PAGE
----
You can change your username to another username that is not currently in use. If the username you want is not available, consider other names or unique variations. Using a number, hyphen, or an alternative spelling might help you find a similar username that's still available.
If you hold a trademark for the username, you can find more information about making a trademark complaint on our Trademark Policy page.
If you do not hold a trademark for the name, you can choose another username or keep your current username. GitHub Support cannot release the unavailable username for you. For more information, see "Changing your username."
After changing your username, your old username becomes available for anyone else to claim. Most references to your repositories under the old username automatically change to the new username. However, some links to your profile won't automatically redirect.
GitHub cannot set up redirects for:
If you're a member of an enterprise with managed users, you cannot make changes to your username. For more information, see "Types of GitHub accounts."
After you change your username, GitHub will automatically redirect references to your repositories.
- Web links to your existing repositories will continue to work. This can take a few minutes to complete after you make the change.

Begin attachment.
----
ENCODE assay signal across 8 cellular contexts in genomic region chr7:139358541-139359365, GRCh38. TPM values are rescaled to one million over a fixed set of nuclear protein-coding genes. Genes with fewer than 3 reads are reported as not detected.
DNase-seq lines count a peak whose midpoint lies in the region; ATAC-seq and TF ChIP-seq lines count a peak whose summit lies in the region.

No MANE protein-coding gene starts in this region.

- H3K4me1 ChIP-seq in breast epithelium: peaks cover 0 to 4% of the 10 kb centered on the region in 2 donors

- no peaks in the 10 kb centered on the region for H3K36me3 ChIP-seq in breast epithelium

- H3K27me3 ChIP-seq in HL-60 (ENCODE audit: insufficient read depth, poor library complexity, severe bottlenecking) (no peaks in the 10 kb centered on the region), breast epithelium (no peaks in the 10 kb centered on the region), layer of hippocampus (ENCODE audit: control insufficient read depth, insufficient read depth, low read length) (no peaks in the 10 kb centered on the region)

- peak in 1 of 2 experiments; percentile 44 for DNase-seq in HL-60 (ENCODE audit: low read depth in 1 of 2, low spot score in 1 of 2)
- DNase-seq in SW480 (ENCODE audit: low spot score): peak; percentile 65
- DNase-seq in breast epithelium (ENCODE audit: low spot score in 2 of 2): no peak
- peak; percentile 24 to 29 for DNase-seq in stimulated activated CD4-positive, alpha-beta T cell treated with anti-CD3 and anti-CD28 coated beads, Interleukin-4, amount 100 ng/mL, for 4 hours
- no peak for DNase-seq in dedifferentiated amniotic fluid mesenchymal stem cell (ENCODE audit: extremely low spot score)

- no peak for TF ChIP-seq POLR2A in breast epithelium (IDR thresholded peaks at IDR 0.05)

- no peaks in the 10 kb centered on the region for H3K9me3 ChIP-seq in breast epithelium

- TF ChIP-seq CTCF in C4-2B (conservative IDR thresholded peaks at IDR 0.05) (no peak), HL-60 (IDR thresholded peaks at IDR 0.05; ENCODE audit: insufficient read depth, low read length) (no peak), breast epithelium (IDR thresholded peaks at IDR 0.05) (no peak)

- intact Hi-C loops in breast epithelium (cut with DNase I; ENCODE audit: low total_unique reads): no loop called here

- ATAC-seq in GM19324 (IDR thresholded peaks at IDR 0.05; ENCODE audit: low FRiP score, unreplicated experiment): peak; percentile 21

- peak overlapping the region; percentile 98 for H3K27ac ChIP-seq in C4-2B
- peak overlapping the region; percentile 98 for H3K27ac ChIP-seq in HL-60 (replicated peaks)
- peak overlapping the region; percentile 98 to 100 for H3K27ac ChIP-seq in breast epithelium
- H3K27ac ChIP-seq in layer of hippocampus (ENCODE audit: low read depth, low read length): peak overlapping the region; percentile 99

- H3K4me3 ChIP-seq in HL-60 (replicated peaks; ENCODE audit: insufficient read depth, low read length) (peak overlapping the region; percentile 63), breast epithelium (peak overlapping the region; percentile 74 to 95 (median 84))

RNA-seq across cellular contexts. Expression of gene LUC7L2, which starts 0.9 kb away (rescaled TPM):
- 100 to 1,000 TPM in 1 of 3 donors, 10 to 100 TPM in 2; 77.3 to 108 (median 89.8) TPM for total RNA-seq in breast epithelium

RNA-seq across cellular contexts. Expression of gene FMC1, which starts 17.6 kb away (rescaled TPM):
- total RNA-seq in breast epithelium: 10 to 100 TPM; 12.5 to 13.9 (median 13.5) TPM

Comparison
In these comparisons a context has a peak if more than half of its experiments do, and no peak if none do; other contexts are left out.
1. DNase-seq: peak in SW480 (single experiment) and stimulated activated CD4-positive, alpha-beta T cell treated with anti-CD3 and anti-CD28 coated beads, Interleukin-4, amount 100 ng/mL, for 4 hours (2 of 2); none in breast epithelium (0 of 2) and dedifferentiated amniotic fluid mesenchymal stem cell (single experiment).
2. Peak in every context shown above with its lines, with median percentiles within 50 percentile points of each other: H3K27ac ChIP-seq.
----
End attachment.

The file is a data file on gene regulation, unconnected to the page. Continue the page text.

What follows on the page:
- Command line pushes from your local repository clones to the old remote tracking URLs will continue to work.
If the new owner of your old username creates a repository with the same name as your repository, that will override the redirect entry and your redirect will stop working. Because of this possibility, we recommend you update all existing remote repository URLs after changing your username. For more information, see "Managing remote repositories."
After changing your username, links to your previous profile page, such as
https://github.com/previoususername, will return a 404 error. We recommend updating any links to your account on GitHub.com from elsewhere, such as your LinkedIn or Twitter profile.
Git commits that were associated with your GitHub-provided
noreply email address won't be attributed to your new username and won't appear in your contributions graph. If your Git commits are associated with another email address you've added to your GitHub account, including the ID-based GitHub-provided
noreply email address, they'll continue to be attributed to you and appear in your contributions graph after you've changed your username. For more information on setting your email address, see "Setting your commit email address."
- In the upper-right corner of any page, click your profile photo, then click Settings.
- In the left sidebar, click Account.
- In the "Change username" section, click Change username.
- Read the warnings about changing your username. If you still want to change your username, click I understand, let's change my username.
- Type a new username.
- If the username you've chosen is available, click Change my username. If the username you've chosen is unavailable, you can try a different username or one of the suggestions you see.